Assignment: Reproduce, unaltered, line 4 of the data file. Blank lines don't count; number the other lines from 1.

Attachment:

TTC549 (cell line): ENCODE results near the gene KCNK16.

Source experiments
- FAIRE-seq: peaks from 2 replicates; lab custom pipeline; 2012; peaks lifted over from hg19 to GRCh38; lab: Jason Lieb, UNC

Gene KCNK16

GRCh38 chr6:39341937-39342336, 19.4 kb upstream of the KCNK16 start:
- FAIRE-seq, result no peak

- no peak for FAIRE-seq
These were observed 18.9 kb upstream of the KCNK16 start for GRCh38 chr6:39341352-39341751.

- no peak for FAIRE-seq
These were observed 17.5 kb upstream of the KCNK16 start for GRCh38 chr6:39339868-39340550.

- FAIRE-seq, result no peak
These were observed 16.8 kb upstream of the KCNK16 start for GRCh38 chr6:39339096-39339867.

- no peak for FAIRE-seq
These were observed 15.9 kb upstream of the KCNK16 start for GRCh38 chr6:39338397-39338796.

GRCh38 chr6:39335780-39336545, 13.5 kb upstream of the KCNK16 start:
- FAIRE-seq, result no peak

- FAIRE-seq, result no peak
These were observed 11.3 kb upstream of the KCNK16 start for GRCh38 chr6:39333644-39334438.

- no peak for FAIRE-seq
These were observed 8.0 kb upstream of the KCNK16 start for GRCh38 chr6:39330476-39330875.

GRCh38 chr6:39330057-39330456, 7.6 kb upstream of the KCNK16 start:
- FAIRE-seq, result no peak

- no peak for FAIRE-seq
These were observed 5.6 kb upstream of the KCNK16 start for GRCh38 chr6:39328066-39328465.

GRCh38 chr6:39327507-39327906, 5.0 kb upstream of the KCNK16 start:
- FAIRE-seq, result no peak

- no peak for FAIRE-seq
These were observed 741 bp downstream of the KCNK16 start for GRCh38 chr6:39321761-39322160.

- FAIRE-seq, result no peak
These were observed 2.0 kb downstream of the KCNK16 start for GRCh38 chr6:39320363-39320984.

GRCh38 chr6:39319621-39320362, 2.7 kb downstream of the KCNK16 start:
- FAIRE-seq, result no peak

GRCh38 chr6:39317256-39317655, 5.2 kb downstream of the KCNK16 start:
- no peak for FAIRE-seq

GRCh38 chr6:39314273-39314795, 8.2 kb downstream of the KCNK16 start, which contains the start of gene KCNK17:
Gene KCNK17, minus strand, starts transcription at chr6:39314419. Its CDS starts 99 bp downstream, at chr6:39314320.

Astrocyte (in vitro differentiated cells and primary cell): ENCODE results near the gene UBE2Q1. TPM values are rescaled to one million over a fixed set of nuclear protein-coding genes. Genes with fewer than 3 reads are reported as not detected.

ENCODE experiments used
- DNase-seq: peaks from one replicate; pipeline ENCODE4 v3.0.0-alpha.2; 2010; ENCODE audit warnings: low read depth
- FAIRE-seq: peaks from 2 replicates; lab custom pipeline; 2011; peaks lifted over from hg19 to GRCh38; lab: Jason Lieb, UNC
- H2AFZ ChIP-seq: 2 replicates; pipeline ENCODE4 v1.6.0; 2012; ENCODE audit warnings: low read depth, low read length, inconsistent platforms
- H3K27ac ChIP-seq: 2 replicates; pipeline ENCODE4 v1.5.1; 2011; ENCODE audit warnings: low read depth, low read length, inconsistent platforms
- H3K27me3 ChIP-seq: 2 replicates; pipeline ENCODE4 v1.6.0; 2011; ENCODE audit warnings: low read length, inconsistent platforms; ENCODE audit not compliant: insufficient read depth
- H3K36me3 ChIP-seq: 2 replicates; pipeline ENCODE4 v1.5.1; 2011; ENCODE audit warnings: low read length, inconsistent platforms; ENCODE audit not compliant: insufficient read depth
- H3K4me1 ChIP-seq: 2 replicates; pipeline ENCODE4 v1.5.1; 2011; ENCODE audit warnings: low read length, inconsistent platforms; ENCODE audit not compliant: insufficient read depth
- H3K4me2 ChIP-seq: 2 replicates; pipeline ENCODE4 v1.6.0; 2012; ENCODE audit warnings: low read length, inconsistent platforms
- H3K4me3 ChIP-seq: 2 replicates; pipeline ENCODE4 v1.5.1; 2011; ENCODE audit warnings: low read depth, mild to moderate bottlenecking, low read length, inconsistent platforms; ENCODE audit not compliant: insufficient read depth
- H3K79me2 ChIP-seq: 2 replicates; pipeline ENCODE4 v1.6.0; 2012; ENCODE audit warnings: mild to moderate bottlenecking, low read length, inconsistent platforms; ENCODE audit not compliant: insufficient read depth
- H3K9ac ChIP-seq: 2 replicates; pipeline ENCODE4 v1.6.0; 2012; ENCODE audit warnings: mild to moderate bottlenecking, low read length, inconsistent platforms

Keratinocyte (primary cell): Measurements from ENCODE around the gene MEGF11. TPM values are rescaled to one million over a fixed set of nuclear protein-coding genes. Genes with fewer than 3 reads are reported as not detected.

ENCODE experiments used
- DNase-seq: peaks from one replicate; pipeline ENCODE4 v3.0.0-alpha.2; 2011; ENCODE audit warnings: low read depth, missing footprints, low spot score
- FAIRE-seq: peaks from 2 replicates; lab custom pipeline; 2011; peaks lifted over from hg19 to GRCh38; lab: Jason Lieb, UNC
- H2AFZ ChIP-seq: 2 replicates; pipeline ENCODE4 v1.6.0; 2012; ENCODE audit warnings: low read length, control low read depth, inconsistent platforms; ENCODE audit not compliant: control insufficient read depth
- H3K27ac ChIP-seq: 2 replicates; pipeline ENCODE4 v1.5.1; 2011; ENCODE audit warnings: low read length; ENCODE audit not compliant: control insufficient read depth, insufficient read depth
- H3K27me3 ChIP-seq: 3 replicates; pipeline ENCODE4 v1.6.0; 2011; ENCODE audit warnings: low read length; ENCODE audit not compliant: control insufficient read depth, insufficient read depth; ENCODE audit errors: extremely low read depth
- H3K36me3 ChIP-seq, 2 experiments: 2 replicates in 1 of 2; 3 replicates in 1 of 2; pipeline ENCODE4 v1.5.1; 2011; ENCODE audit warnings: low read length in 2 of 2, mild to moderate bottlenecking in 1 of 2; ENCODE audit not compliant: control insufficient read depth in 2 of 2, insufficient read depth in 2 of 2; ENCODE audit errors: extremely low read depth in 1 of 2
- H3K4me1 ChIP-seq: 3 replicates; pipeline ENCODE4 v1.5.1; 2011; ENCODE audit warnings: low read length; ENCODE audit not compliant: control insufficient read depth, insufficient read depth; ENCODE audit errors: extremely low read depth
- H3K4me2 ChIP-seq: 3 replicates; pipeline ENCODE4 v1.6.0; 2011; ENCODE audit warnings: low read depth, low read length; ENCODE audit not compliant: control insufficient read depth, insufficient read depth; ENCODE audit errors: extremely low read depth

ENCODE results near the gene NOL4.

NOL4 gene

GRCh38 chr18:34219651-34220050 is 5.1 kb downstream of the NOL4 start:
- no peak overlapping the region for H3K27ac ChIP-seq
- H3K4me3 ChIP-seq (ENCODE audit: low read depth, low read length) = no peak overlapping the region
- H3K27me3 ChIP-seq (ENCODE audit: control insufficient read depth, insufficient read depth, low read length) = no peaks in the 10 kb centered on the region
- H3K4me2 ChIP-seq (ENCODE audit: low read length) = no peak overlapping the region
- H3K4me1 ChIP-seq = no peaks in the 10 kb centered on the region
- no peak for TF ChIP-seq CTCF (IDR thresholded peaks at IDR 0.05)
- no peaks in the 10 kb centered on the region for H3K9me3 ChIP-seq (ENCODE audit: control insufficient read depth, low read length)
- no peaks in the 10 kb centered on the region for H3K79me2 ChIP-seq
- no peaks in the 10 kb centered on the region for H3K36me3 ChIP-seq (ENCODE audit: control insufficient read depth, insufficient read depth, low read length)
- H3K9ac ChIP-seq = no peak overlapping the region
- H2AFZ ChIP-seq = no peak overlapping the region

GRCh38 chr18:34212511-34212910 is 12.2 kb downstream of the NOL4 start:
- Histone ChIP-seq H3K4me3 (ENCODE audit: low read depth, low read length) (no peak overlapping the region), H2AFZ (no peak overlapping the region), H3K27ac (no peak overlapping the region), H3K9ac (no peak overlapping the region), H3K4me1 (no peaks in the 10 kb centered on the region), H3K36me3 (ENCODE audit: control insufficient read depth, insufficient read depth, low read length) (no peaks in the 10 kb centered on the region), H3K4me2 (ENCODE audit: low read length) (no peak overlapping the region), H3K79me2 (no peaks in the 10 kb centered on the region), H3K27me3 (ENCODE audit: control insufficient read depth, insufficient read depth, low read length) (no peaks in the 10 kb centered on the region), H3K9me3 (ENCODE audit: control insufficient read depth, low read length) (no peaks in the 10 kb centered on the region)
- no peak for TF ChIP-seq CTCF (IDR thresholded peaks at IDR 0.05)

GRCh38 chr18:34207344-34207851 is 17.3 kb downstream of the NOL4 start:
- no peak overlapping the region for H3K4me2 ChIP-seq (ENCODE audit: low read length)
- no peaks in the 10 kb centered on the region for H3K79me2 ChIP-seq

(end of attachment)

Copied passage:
Gene KCNK16